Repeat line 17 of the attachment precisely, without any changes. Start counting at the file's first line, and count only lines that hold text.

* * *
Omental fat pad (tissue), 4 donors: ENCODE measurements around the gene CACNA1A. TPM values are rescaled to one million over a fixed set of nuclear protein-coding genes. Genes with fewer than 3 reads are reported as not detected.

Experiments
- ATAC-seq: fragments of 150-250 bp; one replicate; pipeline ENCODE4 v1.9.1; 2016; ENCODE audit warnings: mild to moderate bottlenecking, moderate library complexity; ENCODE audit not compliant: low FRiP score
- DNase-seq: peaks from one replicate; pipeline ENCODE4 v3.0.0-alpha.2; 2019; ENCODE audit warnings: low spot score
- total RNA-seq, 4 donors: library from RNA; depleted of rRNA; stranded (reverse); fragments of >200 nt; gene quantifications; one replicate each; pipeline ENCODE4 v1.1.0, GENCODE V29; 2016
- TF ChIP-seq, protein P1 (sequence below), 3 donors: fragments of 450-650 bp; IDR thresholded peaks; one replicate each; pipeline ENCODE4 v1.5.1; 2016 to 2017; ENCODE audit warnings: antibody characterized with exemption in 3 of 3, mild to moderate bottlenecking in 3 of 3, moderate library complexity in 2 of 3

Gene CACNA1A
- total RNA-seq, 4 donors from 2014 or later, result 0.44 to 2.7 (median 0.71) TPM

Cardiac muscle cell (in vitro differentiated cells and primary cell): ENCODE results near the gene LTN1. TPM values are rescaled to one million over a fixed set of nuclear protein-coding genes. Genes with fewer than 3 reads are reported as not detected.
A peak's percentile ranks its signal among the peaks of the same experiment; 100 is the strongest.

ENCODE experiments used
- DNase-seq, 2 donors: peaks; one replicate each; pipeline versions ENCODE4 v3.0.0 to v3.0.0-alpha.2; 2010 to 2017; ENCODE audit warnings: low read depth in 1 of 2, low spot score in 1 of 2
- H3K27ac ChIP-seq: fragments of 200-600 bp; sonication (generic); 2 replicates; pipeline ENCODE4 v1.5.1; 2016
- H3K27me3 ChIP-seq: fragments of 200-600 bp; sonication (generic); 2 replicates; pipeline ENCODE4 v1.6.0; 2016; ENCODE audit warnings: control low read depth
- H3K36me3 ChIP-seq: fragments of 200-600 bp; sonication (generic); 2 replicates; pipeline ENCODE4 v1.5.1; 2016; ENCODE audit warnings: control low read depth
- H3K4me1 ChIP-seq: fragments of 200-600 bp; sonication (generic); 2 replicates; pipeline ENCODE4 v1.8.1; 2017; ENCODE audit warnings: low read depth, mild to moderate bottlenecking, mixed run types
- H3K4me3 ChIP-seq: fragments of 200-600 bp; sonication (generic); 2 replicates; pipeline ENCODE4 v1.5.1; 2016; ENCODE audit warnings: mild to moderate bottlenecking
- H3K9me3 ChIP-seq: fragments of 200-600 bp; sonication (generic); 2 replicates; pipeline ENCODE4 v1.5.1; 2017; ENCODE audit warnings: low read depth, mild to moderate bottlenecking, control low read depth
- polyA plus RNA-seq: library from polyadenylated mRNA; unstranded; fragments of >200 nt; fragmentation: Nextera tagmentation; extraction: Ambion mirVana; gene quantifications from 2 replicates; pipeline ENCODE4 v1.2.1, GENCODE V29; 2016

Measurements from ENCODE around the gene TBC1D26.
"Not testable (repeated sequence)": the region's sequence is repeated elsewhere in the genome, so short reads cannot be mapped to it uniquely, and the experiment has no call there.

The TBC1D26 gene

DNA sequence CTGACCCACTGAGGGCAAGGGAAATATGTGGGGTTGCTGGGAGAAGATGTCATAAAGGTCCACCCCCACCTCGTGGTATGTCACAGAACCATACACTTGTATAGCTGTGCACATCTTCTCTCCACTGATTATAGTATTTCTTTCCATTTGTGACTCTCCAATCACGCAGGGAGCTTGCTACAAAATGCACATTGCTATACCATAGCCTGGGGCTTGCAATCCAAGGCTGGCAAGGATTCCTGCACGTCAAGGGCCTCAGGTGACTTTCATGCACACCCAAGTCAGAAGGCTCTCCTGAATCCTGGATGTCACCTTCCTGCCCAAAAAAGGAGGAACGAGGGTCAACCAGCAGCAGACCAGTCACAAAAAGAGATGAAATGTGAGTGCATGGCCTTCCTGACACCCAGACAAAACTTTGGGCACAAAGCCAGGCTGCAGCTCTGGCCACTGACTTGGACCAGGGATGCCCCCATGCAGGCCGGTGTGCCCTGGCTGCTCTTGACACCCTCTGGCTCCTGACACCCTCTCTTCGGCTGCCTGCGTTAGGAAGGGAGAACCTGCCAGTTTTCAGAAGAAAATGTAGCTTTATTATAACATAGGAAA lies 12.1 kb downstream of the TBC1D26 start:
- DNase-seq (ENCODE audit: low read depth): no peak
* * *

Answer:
- H3K4me3 ChIP-seq: fragments of 200-600 bp; sonication (generic); 2 replicates; pipeline ENCODE4 v1.5.1; 2016; ENCODE audit warnings: mild to moderate bottlenecking